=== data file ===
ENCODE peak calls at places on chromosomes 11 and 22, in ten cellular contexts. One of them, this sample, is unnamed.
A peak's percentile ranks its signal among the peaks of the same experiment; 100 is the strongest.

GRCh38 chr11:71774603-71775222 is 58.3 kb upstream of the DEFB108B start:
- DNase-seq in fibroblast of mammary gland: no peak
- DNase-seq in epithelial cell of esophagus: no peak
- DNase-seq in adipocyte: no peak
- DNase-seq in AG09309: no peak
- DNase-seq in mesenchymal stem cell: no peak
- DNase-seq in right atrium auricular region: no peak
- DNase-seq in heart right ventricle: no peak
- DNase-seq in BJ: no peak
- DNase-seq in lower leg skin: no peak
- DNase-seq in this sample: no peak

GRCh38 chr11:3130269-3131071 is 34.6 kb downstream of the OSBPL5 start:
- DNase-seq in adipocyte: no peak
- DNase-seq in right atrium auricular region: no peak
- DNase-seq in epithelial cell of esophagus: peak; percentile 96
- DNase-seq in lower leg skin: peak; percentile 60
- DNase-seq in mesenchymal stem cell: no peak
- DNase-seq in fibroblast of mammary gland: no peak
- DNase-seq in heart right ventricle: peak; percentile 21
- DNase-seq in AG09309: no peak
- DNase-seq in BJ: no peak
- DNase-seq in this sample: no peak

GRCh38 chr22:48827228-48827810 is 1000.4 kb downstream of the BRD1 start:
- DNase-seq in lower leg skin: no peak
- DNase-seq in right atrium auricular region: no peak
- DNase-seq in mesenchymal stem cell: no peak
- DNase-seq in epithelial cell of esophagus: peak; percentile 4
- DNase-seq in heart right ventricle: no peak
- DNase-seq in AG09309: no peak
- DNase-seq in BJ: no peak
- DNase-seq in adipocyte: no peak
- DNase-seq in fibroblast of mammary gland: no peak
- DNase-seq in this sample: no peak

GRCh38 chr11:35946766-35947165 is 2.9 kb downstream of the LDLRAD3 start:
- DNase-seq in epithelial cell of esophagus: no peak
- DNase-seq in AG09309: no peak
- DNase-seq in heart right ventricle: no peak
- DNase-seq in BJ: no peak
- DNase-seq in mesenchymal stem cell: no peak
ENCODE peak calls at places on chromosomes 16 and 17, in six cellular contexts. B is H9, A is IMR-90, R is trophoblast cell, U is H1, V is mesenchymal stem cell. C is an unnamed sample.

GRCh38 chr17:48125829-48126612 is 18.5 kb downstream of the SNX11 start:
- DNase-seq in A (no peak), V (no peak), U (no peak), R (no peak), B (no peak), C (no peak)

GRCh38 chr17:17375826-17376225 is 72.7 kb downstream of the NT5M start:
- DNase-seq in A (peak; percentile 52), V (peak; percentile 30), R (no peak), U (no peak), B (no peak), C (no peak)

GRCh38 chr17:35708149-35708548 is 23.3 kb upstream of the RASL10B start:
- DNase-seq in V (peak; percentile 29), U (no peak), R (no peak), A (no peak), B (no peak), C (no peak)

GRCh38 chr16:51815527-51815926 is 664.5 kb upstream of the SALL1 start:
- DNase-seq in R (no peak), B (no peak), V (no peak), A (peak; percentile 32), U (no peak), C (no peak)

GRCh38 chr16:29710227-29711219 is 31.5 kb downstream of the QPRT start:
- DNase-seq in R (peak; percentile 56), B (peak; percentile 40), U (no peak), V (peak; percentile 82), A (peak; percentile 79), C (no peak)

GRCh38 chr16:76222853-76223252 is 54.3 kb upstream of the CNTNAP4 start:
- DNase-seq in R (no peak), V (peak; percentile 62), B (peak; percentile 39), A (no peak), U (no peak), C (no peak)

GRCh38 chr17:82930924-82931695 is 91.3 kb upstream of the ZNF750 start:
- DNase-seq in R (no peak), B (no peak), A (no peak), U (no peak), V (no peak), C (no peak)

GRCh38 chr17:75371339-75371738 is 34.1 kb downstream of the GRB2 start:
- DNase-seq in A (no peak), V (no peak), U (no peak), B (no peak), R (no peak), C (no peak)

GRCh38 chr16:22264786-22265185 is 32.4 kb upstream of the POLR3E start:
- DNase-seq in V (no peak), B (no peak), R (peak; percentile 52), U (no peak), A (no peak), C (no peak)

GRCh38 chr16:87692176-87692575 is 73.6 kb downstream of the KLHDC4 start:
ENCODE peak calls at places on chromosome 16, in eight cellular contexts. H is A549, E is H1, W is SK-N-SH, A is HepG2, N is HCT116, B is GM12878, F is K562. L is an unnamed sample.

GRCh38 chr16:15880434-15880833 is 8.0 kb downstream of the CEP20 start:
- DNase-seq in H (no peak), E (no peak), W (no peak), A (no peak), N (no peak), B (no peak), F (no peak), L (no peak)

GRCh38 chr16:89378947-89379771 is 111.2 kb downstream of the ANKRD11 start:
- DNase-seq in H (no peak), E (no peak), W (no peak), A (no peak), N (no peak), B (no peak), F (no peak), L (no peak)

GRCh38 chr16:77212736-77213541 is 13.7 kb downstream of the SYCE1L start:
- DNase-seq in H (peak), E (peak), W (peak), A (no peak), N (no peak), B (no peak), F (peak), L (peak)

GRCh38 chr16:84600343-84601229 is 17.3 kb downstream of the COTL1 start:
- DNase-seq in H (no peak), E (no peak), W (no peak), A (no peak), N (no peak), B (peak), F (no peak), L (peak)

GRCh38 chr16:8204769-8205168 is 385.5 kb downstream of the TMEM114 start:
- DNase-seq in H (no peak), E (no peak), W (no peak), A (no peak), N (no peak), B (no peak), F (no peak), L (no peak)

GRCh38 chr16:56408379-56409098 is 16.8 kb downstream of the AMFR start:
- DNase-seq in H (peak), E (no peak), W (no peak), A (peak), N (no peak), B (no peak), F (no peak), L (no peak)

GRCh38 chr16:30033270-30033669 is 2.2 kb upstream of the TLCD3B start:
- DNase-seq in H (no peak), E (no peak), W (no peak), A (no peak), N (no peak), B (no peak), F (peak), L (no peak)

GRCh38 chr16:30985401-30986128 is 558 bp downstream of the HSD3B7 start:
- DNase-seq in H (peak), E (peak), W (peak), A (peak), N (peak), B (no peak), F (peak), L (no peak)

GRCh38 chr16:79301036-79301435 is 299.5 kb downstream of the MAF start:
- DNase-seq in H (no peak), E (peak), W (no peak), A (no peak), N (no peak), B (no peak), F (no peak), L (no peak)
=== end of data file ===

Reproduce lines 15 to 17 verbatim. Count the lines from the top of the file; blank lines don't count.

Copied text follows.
- DNase-seq in adipocyte: no peak
- DNase-seq in right atrium auricular region: no peak
- DNase-seq in epithelial cell of esophagus: peak; percentile 96